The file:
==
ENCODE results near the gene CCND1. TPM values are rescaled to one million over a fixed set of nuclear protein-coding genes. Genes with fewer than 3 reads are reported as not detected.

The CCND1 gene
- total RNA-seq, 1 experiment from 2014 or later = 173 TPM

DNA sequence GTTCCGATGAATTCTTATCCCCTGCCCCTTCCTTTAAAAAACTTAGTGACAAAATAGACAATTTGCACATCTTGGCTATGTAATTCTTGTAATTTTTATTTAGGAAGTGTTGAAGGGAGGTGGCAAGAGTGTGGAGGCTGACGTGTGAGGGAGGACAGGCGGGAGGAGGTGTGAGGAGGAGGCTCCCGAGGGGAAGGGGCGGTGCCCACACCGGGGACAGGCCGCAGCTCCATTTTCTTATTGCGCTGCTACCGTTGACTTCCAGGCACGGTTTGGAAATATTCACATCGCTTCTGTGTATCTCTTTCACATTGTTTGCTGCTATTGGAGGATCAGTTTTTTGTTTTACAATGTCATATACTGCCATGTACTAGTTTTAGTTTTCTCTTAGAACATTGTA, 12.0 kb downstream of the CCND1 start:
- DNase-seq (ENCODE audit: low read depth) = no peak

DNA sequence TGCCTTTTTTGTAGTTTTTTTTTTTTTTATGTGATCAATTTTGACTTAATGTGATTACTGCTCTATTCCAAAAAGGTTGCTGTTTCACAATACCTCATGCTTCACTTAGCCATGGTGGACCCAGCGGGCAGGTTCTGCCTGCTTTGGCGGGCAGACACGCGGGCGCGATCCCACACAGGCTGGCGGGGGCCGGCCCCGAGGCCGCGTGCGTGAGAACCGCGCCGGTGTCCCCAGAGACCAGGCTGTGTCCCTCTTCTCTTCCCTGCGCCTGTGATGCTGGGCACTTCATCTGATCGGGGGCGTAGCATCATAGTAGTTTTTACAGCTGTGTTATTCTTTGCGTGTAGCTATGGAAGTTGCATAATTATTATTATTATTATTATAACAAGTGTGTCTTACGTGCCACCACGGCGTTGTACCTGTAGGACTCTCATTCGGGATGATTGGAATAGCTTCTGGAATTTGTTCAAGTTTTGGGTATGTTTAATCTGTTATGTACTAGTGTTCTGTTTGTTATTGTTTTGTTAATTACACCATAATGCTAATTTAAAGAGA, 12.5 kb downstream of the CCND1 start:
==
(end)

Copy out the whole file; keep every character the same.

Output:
ENCODE results near the gene CCND1. TPM values are rescaled to one million over a fixed set of nuclear protein-coding genes. Genes with fewer than 3 reads are reported as not detected.

The CCND1 gene
- total RNA-seq, 1 experiment from 2014 or later = 173 TPM

DNA sequence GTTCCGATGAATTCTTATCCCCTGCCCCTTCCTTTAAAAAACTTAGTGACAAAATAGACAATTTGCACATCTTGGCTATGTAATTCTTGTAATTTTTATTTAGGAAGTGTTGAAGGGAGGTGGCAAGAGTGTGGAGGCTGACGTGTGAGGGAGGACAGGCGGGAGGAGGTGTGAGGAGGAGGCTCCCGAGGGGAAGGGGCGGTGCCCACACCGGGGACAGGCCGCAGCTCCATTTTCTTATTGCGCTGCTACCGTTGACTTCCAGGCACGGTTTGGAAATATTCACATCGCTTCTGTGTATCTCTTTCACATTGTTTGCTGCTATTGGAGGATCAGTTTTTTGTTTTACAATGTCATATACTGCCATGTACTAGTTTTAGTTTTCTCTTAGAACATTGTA, 12.0 kb downstream of the CCND1 start:
- DNase-seq (ENCODE audit: low read depth) = no peak

DNA sequence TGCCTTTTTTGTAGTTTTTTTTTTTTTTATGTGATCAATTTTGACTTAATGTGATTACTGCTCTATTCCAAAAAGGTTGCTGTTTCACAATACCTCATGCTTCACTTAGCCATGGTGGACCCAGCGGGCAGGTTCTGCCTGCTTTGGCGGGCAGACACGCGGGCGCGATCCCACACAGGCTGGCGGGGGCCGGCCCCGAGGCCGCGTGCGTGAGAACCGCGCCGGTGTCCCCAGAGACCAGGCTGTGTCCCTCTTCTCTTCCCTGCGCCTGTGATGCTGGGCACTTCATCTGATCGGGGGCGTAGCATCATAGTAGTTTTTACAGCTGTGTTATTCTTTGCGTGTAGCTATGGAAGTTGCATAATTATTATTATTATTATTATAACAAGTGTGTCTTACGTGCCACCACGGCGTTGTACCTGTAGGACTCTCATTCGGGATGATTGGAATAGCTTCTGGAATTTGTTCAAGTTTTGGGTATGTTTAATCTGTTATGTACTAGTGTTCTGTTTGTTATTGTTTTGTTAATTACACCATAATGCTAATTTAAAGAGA, 12.5 kb downstream of the CCND1 start: